BEIJING May 6 More Chinese cities are rolling
out measures to encourage home purchases, expanding efforts by
local governments to support the cooling property market as
authorities come under pressure to steady China's faltering
The eastern city of Tongling in the Anhui province has
introduced steps including providing tax subsidies to first-home
buyers, and cutting downpayment to 20 percent from 30 percent
for selective buyers, a statement on the city's government
website said on Monday.
Ningbo, the coastal city of the eastern Zhejiang province,
has also relaxed home purchase restrictions, the official China
Securities Journal newspaper reported on Tuesday, quoting a
meeting held by a local industry association.
By softening the rules, the local governments are
effectively reversing a near-five-year-old policy of reining in
China's frothy property market, underscoring policymakers'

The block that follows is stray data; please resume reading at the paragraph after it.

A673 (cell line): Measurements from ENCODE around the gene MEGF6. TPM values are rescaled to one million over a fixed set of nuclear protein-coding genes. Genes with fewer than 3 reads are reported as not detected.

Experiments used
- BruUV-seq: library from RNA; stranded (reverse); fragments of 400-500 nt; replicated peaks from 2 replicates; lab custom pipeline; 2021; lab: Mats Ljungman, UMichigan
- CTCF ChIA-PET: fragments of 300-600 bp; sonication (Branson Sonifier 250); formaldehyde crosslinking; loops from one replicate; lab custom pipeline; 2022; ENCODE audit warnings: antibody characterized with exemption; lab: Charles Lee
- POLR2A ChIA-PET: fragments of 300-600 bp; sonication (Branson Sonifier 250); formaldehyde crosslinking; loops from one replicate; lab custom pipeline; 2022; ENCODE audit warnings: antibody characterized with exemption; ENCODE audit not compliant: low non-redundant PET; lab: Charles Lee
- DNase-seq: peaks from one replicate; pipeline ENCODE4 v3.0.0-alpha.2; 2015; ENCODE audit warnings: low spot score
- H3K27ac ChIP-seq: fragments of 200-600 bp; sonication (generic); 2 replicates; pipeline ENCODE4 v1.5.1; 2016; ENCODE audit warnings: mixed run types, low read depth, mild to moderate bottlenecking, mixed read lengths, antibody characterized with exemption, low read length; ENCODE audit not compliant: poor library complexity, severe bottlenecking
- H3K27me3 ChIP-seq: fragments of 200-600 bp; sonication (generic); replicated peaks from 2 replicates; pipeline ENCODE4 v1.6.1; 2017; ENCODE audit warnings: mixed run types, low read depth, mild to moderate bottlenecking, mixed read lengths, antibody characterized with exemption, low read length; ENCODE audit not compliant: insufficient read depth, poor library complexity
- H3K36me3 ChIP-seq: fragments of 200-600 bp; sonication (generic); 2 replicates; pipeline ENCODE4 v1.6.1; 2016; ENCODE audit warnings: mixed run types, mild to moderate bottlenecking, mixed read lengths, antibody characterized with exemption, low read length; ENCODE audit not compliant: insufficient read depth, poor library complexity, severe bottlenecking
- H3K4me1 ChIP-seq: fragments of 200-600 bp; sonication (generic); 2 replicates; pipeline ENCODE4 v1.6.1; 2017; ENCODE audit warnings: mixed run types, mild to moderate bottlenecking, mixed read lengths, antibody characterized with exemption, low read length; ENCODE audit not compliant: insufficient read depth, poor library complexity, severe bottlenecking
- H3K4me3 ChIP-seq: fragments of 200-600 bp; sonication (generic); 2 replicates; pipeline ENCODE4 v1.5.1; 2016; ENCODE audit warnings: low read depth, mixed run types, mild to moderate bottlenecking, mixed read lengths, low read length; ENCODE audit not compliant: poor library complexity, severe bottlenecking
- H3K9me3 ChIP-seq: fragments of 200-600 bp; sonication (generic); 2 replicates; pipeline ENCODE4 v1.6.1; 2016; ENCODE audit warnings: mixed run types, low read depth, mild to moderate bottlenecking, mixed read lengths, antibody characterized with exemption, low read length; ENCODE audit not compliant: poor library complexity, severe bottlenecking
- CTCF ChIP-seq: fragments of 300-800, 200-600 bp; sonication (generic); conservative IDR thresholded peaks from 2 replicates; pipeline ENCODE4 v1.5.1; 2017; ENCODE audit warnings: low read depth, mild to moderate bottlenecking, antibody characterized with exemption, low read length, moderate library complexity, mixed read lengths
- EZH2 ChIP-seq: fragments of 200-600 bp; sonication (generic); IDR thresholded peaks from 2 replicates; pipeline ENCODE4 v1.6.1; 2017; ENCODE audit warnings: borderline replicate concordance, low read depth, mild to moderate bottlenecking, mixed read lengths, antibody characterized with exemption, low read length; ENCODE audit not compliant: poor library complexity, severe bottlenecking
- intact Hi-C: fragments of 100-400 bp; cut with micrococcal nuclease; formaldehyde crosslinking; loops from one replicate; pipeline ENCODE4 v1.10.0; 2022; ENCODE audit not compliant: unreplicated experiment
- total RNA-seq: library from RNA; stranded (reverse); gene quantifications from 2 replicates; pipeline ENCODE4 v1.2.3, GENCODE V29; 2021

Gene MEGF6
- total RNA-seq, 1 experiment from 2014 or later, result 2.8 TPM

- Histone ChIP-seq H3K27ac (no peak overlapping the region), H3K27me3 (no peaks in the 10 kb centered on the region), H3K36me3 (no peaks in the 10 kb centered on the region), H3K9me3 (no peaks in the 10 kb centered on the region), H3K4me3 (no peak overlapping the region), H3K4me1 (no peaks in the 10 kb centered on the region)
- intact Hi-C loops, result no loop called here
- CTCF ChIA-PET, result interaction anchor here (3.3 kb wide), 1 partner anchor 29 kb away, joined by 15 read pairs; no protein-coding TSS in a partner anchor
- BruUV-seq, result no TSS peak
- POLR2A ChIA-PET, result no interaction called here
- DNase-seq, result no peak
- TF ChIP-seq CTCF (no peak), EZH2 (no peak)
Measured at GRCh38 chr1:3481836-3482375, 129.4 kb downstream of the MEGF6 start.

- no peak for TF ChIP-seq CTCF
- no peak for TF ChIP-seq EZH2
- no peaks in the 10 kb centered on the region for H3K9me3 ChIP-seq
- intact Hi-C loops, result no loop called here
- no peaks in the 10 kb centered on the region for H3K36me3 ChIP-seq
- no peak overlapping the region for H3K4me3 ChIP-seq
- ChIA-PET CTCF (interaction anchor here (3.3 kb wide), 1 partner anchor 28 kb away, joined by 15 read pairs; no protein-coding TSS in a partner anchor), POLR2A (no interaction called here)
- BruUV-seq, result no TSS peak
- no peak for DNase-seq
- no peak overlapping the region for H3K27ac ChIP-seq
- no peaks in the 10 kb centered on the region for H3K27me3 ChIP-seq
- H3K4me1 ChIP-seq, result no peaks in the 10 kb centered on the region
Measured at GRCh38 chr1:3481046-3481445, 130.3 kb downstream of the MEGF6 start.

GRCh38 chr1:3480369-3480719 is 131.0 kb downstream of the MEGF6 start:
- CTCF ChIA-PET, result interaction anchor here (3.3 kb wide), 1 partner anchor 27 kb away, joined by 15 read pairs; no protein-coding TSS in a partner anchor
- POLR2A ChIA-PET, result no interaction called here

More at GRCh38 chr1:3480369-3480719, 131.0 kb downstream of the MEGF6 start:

resolve to support an economy growing at its slowest pace in
China's growth engine has lost steam in the past year,
squeezed by lacklustre demand for exports and the government's
push to cut its own investment in a bid to reshape the economy.
The moves follow recent similar measures by three other
cities -- the southern city of Nanning, the eastern city of Wuxi
and the Xiaoshan district in the eastern city of Hangzhou -- to
relax property controls by easing rules for buying homes or
China's home prices rose at double-digit rates in most
cities last year, but the market has shown signs of cooling
since late 2013 as authorities clamped down on property
speculation, and as banks made it harder for home buyers and
small developers to get loans.
A cooling property market puts more pressure on regional
economies as incomes of local governments take a hit. Analysts
expect more cities to follow suit as a recent cooling in land
prices will likely further crimp local governments revenues.
"If property activities weaken further, we think the
government may allow various local governments to relax home
purchase restrictions and cut down the current hefty
down-payment requirements," economists at UBS said in a note to
Previous figures from land ministry have shown that gains in
residential land prices slowed for the first time in nearly two
years in the first quarter, and are likely to slow further in
the second quarter.
(Reporting By Xiaoyi Shao and Koh Gui Qing; Editing by Shri